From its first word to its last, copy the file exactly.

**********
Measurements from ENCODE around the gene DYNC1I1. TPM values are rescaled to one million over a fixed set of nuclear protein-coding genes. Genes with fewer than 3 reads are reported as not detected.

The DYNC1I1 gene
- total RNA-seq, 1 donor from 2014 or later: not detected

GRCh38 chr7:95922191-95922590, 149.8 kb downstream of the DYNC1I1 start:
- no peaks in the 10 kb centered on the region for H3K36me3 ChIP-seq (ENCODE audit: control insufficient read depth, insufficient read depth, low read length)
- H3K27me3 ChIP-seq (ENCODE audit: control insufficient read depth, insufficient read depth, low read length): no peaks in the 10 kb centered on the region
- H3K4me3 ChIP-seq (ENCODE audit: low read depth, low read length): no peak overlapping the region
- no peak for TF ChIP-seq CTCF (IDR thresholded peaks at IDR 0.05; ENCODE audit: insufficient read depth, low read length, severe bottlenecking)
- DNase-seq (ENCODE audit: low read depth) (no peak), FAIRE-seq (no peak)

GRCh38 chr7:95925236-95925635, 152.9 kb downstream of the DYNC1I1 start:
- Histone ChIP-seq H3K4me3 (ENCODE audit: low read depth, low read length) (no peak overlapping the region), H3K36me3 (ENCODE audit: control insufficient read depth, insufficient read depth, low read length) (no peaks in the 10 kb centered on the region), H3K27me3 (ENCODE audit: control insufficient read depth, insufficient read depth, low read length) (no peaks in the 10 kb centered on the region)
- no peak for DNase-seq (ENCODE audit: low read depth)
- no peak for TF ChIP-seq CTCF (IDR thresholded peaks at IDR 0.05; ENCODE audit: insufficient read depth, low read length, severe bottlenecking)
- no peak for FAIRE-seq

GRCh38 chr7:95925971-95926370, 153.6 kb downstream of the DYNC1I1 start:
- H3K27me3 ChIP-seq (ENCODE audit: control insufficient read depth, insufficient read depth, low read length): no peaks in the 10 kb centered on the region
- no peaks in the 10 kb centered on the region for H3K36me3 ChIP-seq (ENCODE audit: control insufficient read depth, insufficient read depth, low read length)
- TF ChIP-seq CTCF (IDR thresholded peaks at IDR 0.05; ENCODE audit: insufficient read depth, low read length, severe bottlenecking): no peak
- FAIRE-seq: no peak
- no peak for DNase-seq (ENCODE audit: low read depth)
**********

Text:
Measurements from ENCODE around the gene DYNC1I1. TPM values are rescaled to one million over a fixed set of nuclear protein-coding genes. Genes with fewer than 3 reads are reported as not detected.

The DYNC1I1 gene
- total RNA-seq, 1 donor from 2014 or later: not detected

GRCh38 chr7:95922191-95922590, 149.8 kb downstream of the DYNC1I1 start:
- no peaks in the 10 kb centered on the region for H3K36me3 ChIP-seq (ENCODE audit: control insufficient read depth, insufficient read depth, low read length)
- H3K27me3 ChIP-seq (ENCODE audit: control insufficient read depth, insufficient read depth, low read length): no peaks in the 10 kb centered on the region
- H3K4me3 ChIP-seq (ENCODE audit: low read depth, low read length): no peak overlapping the region
- no peak for TF ChIP-seq CTCF (IDR thresholded peaks at IDR 0.05; ENCODE audit: insufficient read depth, low read length, severe bottlenecking)
- DNase-seq (ENCODE audit: low read depth) (no peak), FAIRE-seq (no peak)

GRCh38 chr7:95925236-95925635, 152.9 kb downstream of the DYNC1I1 start:
- Histone ChIP-seq H3K4me3 (ENCODE audit: low read depth, low read length) (no peak overlapping the region), H3K36me3 (ENCODE audit: control insufficient read depth, insufficient read depth, low read length) (no peaks in the 10 kb centered on the region), H3K27me3 (ENCODE audit: control insufficient read depth, insufficient read depth, low read length) (no peaks in the 10 kb centered on the region)
- no peak for DNase-seq (ENCODE audit: low read depth)
- no peak for TF ChIP-seq CTCF (IDR thresholded peaks at IDR 0.05; ENCODE audit: insufficient read depth, low read length, severe bottlenecking)
- no peak for FAIRE-seq

GRCh38 chr7:95925971-95926370, 153.6 kb downstream of the DYNC1I1 start:
- H3K27me3 ChIP-seq (ENCODE audit: control insufficient read depth, insufficient read depth, low read length): no peaks in the 10 kb centered on the region
- no peaks in the 10 kb centered on the region for H3K36me3 ChIP-seq (ENCODE audit: control insufficient read depth, insufficient read depth, low read length)
- TF ChIP-seq CTCF (IDR thresholded peaks at IDR 0.05; ENCODE audit: insufficient read depth, low read length, severe bottlenecking): no peak
- FAIRE-seq: no peak
- no peak for DNase-seq (ENCODE audit: low read depth)